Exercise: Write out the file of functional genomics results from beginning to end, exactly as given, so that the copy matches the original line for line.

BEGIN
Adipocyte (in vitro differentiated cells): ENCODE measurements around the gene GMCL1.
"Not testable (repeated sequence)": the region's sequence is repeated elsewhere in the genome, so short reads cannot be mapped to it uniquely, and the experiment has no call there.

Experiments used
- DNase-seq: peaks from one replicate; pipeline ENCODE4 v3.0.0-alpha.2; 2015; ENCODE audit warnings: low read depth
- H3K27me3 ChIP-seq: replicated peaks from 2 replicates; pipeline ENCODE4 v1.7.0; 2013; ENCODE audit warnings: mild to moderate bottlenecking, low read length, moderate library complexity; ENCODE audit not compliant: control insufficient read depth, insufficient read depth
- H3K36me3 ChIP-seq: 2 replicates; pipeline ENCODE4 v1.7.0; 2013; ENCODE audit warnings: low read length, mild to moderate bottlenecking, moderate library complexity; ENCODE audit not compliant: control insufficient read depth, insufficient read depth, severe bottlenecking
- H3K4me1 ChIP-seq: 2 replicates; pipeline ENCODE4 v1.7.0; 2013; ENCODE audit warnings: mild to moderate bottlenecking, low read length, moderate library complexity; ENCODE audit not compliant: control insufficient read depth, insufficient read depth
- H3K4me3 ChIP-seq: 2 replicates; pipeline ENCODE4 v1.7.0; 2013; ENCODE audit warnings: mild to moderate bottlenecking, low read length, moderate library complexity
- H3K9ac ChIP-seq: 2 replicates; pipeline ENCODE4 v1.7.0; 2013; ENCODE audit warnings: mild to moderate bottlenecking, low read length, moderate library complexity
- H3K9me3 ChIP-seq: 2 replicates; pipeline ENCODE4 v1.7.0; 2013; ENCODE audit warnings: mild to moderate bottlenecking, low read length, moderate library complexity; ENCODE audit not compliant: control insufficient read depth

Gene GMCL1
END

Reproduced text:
Adipocyte (in vitro differentiated cells): ENCODE measurements around the gene GMCL1.
"Not testable (repeated sequence)": the region's sequence is repeated elsewhere in the genome, so short reads cannot be mapped to it uniquely, and the experiment has no call there.

Experiments used
- DNase-seq: peaks from one replicate; pipeline ENCODE4 v3.0.0-alpha.2; 2015; ENCODE audit warnings: low read depth
- H3K27me3 ChIP-seq: replicated peaks from 2 replicates; pipeline ENCODE4 v1.7.0; 2013; ENCODE audit warnings: mild to moderate bottlenecking, low read length, moderate library complexity; ENCODE audit not compliant: control insufficient read depth, insufficient read depth
- H3K36me3 ChIP-seq: 2 replicates; pipeline ENCODE4 v1.7.0; 2013; ENCODE audit warnings: low read length, mild to moderate bottlenecking, moderate library complexity; ENCODE audit not compliant: control insufficient read depth, insufficient read depth, severe bottlenecking
- H3K4me1 ChIP-seq: 2 replicates; pipeline ENCODE4 v1.7.0; 2013; ENCODE audit warnings: mild to moderate bottlenecking, low read length, moderate library complexity; ENCODE audit not compliant: control insufficient read depth, insufficient read depth
- H3K4me3 ChIP-seq: 2 replicates; pipeline ENCODE4 v1.7.0; 2013; ENCODE audit warnings: mild to moderate bottlenecking, low read length, moderate library complexity
- H3K9ac ChIP-seq: 2 replicates; pipeline ENCODE4 v1.7.0; 2013; ENCODE audit warnings: mild to moderate bottlenecking, low read length, moderate library complexity
- H3K9me3 ChIP-seq: 2 replicates; pipeline ENCODE4 v1.7.0; 2013; ENCODE audit warnings: mild to moderate bottlenecking, low read length, moderate library complexity; ENCODE audit not compliant: control insufficient read depth

Gene GMCL1